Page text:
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ACT US English

American College Test

act US English

Take action; do something

play the fool US English

Behave in a playful or silly way

be unable to punch one's way out of a paper bag US English

Be completely ineffectual or inept at the specified activity

act US Thesaurus

the government must act to remedy the situation

act up US English

(Of a thing) fail to function properly

act out US English

Misbehave, especially when unhappy or stressed

non-act US English

Something which is not an act; a failure to act.

one-act US English

Designating a play or other production consisting of only one act.

pre-act US English

And without object To act beforehand.

sex act US English

Any sexual act

act drop US English

A painted curtain or piece of scenery which is lowered between acts.

Act Term US English

The term in which the Act took place; Trinity term.

baby act US English

An act performed by a baby or young child; an act performed in an infantile manner; a babyish act.

Black Act US English

A severe law of 1723 (9 Geo. I. c. 22) against poaching, trespassing, etc.

class act US English

A person or thing displaying impressive and stylish excellence

game act US English

(Frequently with capital initials) any of various Acts of Parliament regulating the hunting or killing of game.

Mann Act US English

An act passed by the U.S. Congress in 1910 making it a federal offence to transport or induce a woman or minor across interstate boundaries for criminal sexual activity (specifically prostitution).

name act US English

(The act or stage performance of) a well-known entertainer, pop group, etc.

Place Act US English

Any of various Acts of Parliament excluding people holding office under the Crown from sitting in the House of Commons.

quota act US English

An act establishing by law a certain quota; (British History) the Cinematograph Films Act of 1927, designed to stimulate the British film industry by introducing a requirement for British cinemas to show a quota of British films.

Riot Act US English

A law passed by the British government in 1715 and repealed in 1967, designed to prevent civil disorder. The act made it a felony for an assembly of more than twelve people to refuse to disperse after being ordered to do so and having been read a specified section of the act by lawful authority

Stamp Act US English

An act of the British Parliament in 1756 that exacted revenue from the American colonies by imposing a stamp duty on newspapers and legal and commercial documents. Colonial opposition led to the act’s repeal in 1766 and helped encourage the revolutionary movement against the British Crown

Test Act US English

(In the UK) an act in force between 1673 and 1828 that made an oath of allegiance to the Church of England and the supremacy of the monarch as its head and repudiation of the doctrine of transubstantiation a condition of eligibility for public office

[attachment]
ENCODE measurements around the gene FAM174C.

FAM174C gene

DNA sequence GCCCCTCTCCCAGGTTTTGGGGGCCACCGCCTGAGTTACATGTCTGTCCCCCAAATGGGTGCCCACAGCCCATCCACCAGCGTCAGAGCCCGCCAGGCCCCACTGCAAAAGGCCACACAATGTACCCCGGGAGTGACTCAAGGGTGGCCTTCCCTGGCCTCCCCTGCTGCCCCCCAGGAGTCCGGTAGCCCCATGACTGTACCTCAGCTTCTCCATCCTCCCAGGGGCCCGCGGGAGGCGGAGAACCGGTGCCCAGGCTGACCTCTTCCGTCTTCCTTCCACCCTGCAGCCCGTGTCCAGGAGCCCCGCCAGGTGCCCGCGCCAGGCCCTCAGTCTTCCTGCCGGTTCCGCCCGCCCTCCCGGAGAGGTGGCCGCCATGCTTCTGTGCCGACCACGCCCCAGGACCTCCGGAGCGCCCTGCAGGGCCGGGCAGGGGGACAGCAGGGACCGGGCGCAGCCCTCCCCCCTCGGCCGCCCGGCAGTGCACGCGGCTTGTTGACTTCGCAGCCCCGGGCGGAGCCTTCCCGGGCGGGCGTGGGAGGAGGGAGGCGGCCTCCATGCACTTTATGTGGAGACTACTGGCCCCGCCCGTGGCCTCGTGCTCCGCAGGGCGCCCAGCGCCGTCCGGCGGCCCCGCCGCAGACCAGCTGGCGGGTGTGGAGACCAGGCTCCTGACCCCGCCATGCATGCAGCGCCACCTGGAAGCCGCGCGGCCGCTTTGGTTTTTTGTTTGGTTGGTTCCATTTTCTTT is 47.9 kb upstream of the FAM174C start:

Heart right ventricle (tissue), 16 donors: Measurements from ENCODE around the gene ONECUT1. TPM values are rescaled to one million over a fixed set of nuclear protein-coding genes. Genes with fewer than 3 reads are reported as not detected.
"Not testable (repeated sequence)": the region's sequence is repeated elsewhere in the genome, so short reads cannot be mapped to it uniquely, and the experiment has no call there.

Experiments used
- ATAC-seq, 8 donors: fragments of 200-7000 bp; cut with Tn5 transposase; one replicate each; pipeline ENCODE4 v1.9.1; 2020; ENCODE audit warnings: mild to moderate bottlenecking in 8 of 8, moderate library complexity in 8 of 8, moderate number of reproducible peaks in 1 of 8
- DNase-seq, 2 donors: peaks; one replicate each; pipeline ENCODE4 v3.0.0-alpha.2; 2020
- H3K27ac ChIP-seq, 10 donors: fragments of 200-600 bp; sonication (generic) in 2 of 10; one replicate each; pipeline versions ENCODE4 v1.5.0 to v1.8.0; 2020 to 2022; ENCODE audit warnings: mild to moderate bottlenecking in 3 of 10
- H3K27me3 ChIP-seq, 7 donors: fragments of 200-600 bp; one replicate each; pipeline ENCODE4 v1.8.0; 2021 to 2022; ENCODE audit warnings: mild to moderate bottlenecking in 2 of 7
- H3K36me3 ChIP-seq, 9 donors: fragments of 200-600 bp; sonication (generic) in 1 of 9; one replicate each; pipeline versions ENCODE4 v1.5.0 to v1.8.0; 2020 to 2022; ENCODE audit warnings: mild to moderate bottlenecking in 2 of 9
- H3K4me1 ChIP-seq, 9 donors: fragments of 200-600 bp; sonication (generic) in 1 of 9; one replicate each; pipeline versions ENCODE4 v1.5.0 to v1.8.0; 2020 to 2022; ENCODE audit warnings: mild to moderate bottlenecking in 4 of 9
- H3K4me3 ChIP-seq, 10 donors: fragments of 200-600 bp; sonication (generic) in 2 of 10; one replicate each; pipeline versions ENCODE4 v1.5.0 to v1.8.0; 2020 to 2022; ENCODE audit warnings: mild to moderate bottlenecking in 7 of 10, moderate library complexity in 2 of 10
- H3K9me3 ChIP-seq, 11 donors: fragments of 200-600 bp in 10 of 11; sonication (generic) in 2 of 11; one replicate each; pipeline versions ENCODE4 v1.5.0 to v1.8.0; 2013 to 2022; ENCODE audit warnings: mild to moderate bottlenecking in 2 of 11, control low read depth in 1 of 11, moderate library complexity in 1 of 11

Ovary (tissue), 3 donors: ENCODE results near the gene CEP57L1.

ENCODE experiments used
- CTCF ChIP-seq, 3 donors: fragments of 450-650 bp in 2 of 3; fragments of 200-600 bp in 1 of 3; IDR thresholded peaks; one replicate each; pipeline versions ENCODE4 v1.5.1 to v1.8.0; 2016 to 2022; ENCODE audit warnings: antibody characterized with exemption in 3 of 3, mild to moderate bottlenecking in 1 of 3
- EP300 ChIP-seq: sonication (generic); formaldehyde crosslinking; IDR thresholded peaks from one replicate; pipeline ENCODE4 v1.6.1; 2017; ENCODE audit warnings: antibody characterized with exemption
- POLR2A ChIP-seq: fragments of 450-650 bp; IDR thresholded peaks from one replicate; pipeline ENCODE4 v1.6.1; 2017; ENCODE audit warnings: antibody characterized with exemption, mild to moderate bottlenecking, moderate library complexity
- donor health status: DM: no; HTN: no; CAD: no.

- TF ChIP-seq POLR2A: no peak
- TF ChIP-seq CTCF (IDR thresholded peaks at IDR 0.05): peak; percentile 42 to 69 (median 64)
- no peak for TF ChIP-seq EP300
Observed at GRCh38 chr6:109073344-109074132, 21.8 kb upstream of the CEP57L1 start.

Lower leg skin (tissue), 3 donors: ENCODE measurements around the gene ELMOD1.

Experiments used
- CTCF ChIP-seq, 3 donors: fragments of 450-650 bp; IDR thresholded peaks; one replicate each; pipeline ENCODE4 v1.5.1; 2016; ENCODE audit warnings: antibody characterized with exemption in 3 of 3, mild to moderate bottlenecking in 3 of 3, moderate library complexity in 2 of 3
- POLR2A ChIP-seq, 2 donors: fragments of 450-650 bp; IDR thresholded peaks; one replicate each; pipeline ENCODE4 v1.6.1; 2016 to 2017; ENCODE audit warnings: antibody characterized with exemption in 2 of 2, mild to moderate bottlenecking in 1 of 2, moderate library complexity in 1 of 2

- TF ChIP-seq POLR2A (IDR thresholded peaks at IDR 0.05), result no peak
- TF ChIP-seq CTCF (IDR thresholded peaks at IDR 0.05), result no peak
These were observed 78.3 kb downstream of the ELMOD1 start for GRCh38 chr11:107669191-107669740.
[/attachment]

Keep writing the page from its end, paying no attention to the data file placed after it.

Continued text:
wire act US English

An acrobatic act performed on a tightrope or high wire.

Act Sermon US English

A sermon preached on Act Sunday.

Act Sunday US English

The Sunday during the Act on which two of the new Doctors of Divinity preached; the last Sunday of Act Term.

Alkali Act US English

Any of certain British Acts of Parliament regulating alkali manufacture and including controls on the emission by chemical works of harmful substances to the atmosphere.

double act US English

A performance involving two people

liberty act US English

A circus act performed by riderless horses.

method-act US English

(refl.), to identify oneself with a role according to the principles of method acting.

Perjury Act US English

A legislative act passed in 1911 dealing with the offence of perjury.

private Act US English

A British parliamentary Act affecting only the interests of a particular individual or small group of individuals (as a corporation, local area, etc.).

Probate Act US English

An act by a legislative body which relates to or governs the probate of wills, specifically the English Court of Probate Act 1857.

public act US English

An act of legislation affecting the public as a whole

Railway Act US English

A legislative act concerned with railways.

Reform Act US English

An act framed to amend the system of parliamentary representation, especially any of those introduced in Britain during the 19th century

speech act US English

An utterance considered as an action, particularly with regard to its intention, purpose, or effect

support act US English

A band, group, or performer functioning as a secondary act to another at a concert, etc.

terror act US English

An act of terrorism; an atrocity committed by a terrorist.

act of God US English

An instance of uncontrollable natural forces in operation (often used in insurance claims)

adoptive Act US English

An Act of Parliament which does not come into force in a district until formally adopted by a local authority or other public body.

balancing act US English

An action or activity that requires a delicate balance between different situations or requirements

character-act US English

To perform as a character actor; to act in a consciously unconventional or idiosyncratic manner.

enabling act US English

A statute empowering a person or body to take certain action, especially to make regulations, rules, or orders

Homestead Act US English

See homestead.

juggling act US English

An attempt to deal with several conflicting situations, requirements, or pressures at the same time

Marriage Act US English

Any act of legislature regulating marriages.

notarial act US English

An act or instrument drawn up by a notary (see act.

Poynings' Act US English

= Poynings' Law.

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